German police shot dead a Turkish man who sought to attack officers with a knife on January 5 in the city of Gelsenkirchen. The man was reportedly holding a knife behind his back when he struck a patrol car with an object with the motive to assault officers standing by the vehicle.
According to media reports, police warned the attacker but his refusal to stop forced a 23-year-old policeman to open fire at him which eventually lead to his death. Rumours were afloat that the man shouted ‘Allah hu Akbar’ during the attack but the police spokesperson rejected such claims.
On December 30, an individual opened fire in a shop near Berlin’s Checkpoint Charlie ahead of the New Year celebrations. According to a local newspaper, the Friedrichstrasse and Kochstrasse intersection near Checkpoint Charlie were cordoned off for police operation.
Berlin Police took to Twitter to inform that an unknown suspect fired several shots in a shop, assuming that it was an attempted robbery in Friedrichstraße, a major culture and shopping street in central Berlin. Police further stated that the situation is under control but didn’t reveal if there has been any casualty.
Checkpoint Charlie is a major tourist destination, a symbol of Cold War that divided western bloc of capitalist countries from the communist east led by the Soviet Union. Recently, the city administration reached a consensus on the redevelopment plan, clearing the path for a drastic facelift. It will be transformed into a public square with a cold war museum and residential block.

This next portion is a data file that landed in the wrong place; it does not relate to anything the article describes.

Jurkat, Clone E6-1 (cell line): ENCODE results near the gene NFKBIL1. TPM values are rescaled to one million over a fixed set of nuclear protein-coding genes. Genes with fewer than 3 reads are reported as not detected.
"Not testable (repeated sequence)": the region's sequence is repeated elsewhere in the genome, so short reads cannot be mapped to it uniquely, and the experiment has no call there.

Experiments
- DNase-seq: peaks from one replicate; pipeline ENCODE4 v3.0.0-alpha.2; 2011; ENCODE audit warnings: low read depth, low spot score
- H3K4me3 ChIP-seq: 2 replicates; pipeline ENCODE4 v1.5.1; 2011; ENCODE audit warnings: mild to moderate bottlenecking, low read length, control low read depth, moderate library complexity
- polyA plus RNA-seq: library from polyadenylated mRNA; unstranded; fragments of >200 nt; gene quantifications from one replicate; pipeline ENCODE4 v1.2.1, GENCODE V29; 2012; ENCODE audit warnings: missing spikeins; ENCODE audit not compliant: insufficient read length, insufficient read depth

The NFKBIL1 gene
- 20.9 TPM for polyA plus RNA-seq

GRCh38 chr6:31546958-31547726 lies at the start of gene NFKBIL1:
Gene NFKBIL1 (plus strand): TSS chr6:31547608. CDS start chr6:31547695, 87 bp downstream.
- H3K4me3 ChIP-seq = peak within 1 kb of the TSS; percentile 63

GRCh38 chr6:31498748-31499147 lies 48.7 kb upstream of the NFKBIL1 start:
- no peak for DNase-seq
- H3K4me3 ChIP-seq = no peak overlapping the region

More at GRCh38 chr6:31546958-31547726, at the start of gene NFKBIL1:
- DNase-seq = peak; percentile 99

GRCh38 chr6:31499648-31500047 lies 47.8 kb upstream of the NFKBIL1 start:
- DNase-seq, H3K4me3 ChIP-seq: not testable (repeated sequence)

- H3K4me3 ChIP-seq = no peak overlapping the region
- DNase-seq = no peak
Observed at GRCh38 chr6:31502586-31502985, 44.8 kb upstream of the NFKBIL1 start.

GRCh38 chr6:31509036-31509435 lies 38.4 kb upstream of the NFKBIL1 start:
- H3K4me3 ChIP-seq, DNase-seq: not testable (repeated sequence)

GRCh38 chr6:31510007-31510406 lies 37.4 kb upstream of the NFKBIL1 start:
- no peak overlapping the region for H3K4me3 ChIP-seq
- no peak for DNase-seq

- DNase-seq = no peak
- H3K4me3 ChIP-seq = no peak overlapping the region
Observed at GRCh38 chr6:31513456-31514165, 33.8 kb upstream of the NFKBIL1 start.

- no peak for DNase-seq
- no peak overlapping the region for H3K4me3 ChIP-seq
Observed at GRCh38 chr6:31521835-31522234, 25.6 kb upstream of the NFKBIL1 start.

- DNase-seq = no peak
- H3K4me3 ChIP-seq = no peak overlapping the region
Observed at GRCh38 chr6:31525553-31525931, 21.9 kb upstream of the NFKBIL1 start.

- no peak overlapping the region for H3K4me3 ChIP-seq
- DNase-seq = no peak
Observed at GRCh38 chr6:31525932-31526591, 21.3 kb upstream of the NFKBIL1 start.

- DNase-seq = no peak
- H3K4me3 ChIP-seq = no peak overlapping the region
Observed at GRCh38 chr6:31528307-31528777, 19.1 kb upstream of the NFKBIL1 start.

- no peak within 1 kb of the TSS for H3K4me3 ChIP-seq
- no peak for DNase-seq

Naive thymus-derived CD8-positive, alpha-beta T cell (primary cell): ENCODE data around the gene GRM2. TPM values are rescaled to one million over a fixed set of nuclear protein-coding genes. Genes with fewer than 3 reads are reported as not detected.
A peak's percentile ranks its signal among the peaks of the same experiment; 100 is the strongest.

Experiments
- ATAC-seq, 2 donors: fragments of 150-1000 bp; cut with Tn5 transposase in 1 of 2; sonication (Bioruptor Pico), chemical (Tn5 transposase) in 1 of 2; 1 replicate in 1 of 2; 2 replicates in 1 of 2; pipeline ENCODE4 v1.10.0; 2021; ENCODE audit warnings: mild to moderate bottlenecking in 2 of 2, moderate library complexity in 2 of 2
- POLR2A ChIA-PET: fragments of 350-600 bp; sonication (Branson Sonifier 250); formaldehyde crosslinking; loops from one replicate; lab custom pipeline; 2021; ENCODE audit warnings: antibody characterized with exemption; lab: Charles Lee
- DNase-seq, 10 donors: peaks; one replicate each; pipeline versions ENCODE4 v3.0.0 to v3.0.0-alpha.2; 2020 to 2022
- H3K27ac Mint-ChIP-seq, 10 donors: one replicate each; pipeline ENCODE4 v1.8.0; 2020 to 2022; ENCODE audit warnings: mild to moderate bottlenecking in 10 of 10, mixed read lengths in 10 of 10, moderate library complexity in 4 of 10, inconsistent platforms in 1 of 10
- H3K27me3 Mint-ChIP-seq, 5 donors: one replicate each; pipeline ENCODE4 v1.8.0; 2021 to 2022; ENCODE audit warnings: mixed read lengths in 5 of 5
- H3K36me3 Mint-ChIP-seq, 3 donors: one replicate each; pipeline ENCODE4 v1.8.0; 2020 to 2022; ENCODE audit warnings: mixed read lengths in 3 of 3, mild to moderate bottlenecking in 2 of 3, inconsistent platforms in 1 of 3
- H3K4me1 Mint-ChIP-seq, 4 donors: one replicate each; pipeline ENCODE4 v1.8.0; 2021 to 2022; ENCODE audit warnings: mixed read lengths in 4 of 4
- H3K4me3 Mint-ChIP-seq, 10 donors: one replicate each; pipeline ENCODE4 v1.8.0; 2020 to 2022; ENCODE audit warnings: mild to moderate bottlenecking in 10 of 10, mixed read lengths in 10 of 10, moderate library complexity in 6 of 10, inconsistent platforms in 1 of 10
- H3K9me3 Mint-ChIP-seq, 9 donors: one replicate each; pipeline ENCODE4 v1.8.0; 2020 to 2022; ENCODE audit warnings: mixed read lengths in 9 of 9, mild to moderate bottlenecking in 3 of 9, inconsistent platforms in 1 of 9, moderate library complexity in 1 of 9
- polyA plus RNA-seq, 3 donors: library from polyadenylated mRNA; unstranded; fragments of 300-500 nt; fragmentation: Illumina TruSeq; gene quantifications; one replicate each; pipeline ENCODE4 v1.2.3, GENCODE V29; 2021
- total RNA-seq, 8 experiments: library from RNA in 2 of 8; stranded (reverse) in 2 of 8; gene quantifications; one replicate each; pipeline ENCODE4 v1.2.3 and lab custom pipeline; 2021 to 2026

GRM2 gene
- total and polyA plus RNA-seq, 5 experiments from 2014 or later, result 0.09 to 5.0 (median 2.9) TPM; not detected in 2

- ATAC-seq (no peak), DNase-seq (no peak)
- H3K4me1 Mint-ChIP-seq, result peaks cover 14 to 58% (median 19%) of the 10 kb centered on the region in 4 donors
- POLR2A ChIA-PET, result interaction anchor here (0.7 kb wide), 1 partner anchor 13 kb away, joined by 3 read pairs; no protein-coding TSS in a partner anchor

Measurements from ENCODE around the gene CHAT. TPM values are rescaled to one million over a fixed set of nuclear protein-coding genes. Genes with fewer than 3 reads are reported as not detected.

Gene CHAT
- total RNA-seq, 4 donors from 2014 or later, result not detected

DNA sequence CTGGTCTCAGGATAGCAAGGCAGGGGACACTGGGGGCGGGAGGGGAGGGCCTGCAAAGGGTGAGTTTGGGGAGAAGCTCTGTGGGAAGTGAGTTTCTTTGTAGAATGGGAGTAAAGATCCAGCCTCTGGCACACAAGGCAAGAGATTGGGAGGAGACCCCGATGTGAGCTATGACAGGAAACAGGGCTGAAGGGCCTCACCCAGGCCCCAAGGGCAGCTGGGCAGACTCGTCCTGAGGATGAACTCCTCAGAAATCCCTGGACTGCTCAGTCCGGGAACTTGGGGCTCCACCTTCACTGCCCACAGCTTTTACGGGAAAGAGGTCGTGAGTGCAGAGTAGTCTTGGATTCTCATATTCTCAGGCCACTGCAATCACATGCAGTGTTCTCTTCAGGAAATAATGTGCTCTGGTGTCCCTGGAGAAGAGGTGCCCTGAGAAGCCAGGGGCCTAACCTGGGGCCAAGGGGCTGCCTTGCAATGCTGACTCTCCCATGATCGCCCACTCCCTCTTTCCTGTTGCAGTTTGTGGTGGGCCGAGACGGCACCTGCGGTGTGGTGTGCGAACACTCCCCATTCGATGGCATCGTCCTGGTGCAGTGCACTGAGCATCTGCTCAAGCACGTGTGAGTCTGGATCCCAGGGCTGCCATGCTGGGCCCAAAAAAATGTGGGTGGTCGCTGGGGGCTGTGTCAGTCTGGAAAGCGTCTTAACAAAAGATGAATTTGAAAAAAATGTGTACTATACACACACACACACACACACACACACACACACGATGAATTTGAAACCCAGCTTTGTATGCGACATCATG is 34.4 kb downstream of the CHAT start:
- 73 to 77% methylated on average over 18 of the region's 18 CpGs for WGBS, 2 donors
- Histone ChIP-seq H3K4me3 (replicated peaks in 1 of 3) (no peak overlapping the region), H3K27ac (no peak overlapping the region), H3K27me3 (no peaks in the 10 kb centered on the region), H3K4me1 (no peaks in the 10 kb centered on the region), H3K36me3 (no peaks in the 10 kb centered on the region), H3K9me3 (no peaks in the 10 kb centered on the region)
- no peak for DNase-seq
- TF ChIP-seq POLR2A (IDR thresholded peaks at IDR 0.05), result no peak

Senator for Urban Development and Housing, Katrin Lompscher, said that the development appropriate to the particular place could be initiated with broad public participation. She added that the blocking of change has been replaced by binding public planning goals.
“Once the development plan has been established, it is planned to hold competitions for the construction area, in particular for the design of the planned museum,” said the city government in a statement.